Clyde Reid, a Whale Watch volunteer (an Oregon State Parks program), cautioned that the Cape Lookout hike is not for the faint of heart.
“It’s not an easy walk! It’s a bit of a scramble, so you should wear layers of warm and water/wind resistant clothing and sensible shoes – I’ve seen people out there in flip-flops and cut offs and that’s not a good idea.”
The trail courses the full length of the cape and while it is fairly flat there is a slight gradient drop which means it’s slightly uphill all the back out to the parking area.
It’s a five mile round trip and you should allow up to four hours of hiking to complete the entire trip.
It is also muddy in spots and marked by steep drop-offs.
Each spring, the trail is flanked by one of the most prolific stretches of blooming trillium you’ll ever see. Many other colorful wildflower species are also at hand in a forest of old growth fir, spruce, and hemlock trees.
Along the way, be sure to keep the binoculars easy to reach and ready for anything.
On our adventure, we spied eagles, lounging harbor seals and thousands of murres, (a common sea bird) floating on the ocean surface far below.
At end of the line, you will discover why many call Cape Lookout the “best seat of the house” to watch the gray whale parade that goes past Oregon’s shores each spring.
There is not other experience along the Oregon coastline quite like this for whale watching; not only are the giants of the deep passing by seemingly just out of reach – but many of the 60-foot long mammals detour around the cape’s southern flanks where they lounge about, resting and feeding before continuing their ten thousand mile journeys.
Gray whales left warm Baja lagoons weeks ago and now they are bound for the cold, productive waters of Alaska’s Bering Sea.
Reid said that your best chance to spy them is when they rise to the surface to take a breath and mark the moment with their “blow” or exhale.
“It’s not a water spout as many think,” said Reid. “It’s a big cloud of compressed CO2. These animals are the size of school busses and they have lungs the size of refrigerators. There’s no mistaking it.”
Here’s a hint that may help you to find the whales faster too: scan the ocean with your naked eye, looking for the tell tale blow. Once you see that, focus in with binoculars to get a good close up look.
Reid added, “You might see their backs, might even see their flukes or tail when they dive to go deep. That’s always exciting.”
Even more exciting (and a bit rare) is a breech when the giants seem to fly out of the water.
Local coastal landscape and wildlife photographer, Don Best, was ready for that dramatic moment with his camera, tripod and a 500mm telephoto lens.
In his photos he likes to show the true size of the animal – how does he do it?
“How do I get that perfect shot?” Best quickly fired back. “Oh, that’s easy – patience, patience and more patience. You have to be looking at just the right spot at just the right moment – so it takes real concentration not to look away. I don’t always get that good shot right away and I take many, many pictures for just the right one, but that’s the beauty of digital cameras.”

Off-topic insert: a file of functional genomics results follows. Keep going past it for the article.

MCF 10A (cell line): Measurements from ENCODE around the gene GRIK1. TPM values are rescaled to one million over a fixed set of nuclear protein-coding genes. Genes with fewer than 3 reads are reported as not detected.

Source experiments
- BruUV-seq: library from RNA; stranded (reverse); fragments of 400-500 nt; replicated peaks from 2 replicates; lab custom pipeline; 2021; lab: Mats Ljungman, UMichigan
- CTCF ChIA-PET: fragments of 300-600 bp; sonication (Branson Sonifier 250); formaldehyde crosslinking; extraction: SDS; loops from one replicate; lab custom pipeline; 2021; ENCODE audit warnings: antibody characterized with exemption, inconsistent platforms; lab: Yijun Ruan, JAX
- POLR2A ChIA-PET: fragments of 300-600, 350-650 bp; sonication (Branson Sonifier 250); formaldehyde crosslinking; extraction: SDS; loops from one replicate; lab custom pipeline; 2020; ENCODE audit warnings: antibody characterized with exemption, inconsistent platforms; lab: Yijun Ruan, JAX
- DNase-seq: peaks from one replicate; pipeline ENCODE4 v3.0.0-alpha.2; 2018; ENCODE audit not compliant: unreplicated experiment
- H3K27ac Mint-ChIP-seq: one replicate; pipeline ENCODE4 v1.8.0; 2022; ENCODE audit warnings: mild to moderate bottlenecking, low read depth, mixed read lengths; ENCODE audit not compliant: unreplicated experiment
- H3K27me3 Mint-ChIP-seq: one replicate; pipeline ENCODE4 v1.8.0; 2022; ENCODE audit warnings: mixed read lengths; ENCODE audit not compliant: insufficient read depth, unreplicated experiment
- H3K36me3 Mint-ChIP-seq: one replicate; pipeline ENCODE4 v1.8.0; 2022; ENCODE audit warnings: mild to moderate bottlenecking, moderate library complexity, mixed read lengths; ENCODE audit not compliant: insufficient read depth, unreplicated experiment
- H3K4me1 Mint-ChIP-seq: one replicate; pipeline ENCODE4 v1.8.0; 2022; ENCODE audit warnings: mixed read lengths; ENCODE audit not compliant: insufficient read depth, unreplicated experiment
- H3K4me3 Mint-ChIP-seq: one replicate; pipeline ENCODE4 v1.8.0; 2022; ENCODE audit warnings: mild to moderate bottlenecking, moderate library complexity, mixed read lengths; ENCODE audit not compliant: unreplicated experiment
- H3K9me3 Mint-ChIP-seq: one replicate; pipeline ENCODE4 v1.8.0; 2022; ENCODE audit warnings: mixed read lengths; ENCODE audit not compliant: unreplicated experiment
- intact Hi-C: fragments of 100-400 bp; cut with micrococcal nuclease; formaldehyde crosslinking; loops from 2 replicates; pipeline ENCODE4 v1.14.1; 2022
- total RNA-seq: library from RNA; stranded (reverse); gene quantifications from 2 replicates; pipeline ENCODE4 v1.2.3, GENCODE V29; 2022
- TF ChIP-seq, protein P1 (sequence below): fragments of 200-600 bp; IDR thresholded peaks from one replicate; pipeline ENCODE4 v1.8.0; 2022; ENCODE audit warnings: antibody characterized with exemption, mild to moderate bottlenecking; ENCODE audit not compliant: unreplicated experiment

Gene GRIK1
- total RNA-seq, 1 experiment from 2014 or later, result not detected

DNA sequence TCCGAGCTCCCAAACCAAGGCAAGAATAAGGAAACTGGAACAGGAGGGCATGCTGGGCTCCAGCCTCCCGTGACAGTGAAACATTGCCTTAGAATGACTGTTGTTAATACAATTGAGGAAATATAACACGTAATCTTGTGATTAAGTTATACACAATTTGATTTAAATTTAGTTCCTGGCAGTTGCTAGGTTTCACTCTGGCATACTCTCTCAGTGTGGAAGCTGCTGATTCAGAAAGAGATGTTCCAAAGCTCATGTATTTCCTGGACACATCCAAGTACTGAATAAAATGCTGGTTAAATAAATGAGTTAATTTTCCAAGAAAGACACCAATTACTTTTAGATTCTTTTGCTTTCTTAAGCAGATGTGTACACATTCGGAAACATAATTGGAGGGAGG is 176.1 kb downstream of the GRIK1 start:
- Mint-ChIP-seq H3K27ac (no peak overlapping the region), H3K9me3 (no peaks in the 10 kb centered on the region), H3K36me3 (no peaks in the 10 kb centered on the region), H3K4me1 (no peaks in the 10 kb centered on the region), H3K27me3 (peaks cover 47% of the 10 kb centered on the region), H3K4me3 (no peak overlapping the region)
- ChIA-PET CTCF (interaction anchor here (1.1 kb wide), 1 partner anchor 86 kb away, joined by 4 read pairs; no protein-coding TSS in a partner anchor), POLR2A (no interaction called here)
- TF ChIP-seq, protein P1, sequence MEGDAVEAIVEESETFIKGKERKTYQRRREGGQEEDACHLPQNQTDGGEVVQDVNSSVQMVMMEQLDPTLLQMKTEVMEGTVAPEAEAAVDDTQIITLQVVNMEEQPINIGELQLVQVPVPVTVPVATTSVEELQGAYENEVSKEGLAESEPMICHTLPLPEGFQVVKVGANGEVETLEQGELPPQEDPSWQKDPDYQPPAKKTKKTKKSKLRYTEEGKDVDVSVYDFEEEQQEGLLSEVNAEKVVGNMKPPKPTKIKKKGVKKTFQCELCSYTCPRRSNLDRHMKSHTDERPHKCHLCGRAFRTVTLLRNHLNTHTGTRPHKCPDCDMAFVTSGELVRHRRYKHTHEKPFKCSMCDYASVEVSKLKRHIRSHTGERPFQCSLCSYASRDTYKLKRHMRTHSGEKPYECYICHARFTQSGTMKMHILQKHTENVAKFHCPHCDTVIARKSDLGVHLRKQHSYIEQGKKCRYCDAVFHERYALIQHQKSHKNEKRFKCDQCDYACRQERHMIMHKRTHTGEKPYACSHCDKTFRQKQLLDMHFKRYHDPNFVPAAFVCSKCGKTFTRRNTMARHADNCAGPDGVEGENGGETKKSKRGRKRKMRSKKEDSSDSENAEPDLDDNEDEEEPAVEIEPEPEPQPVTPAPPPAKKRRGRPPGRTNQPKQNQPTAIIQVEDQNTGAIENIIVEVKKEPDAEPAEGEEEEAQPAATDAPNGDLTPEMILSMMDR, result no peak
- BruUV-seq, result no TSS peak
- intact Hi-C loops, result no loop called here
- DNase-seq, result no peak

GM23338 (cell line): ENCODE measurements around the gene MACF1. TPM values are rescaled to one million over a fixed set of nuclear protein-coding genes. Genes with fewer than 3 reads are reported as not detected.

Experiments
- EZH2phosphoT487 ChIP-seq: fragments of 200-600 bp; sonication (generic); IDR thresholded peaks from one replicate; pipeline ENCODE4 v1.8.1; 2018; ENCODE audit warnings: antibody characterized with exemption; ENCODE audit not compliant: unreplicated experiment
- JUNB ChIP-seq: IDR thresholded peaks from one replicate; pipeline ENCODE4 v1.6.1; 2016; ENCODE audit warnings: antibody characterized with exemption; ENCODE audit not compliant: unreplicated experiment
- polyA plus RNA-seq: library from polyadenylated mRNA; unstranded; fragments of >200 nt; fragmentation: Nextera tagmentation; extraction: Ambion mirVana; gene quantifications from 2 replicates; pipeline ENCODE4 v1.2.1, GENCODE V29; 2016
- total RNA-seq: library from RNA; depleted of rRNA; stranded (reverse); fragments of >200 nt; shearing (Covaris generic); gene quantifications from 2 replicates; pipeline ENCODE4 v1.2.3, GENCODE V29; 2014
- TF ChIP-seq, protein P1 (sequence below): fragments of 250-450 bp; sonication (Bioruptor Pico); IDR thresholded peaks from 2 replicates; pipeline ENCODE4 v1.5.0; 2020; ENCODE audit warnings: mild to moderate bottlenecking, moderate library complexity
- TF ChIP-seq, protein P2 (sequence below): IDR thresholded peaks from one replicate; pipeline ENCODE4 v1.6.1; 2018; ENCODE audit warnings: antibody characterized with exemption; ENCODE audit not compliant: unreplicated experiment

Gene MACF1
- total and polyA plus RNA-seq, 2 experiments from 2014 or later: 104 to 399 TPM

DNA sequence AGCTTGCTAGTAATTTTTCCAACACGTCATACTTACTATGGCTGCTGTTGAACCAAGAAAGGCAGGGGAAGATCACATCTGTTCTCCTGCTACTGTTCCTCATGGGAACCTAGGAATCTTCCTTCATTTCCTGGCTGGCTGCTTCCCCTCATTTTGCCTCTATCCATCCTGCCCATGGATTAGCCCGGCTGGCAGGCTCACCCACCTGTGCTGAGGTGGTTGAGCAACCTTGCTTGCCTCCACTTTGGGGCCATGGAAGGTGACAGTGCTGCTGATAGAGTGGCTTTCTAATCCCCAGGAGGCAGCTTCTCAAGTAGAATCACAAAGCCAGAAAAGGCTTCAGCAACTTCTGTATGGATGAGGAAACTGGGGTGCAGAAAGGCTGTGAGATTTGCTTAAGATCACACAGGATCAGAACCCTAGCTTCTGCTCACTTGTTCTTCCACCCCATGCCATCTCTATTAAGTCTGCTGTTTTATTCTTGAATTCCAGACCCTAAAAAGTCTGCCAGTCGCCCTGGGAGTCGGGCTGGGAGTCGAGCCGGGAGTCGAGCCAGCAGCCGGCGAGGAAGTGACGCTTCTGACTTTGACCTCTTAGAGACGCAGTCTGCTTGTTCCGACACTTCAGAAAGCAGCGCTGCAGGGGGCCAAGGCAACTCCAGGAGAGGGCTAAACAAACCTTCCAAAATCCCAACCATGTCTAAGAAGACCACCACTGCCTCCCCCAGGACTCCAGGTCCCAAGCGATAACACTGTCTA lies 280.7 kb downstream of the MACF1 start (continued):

Gray whales swim up to one hundred miles a day and most rarely stop to rest so hurry to the coast and especially Cape Lookout and do it soon before their show is gone.
“Even if you didn’t have a camera, this is a great place to come,” added longtime photographer, Don Best.
Reid nodded in agreement as another whale surfaced just offshore and noted: “It’s just really fun! When you can get so close to a wild animal the size of a school bus it’s really great. That’s probably why there are more than a thousand Oregon State Park’s Whale Watch volunteers up and down the coast. It’s a fun way to spend your time.”
Most of us never give our travels or adventures into the great Oregon outdoors a second thought.
After all, for most of us there are countless exciting opportunities for varied adventures and destinations with few barriers to get in the way.
But what if the challenge of simply “getting there” was huge, even monumental – so much so that it was far easier to just throw in the towel and stay home never to experience Oregon’s many sights and sounds at all?
John Williams would like the change that perspective.
Williams is a familiar voice to many – he plays the soft rock sounds on Portland’s K103fm radio dial.
You’ve likely heard Williams if you’ve spent much time in the Rose City. After all, he has been on the rock radio scene since 1977.
But interestingly, when the radio studio goes quiet, there’s another sound that Williams would rather hear – the sounds of the wild!
John Williams likes to be where the flocks are; it’s a passion that he’s owned since he was a kid.
“I was always full steam ahead,” noted the radio broadcaster on a recent trip to William Finley Wildlife Refuge near Corvallis, Oregon. “A normal childhood and I tried everything and even some things I shouldn’t have,” he said with a hearty chuckle.
John had polio as a child – he didn’t walk until he was four – but his family and their northwest adventures always made Williams feel right at home – whether in leg braces or in a chair – the polio never slowed him down.
“I wanted to be able to compete so I started playing wheelchair sports like wheelchair basketball when I was 14. I played that until I was 50 – but two shoulder surgeries told me it was time to get off the basketball floor.”
But outdoor adventures like fishing, hunting and boating came easy to someone eager to explore a love for the northwest outdoors.
Recently, Williams figured he could do more to help others too fearful to head outdoors.
He produces a new TV program called “Wheelchair Destinations.”
“I wanted to actually show people how accessible a destination is! There are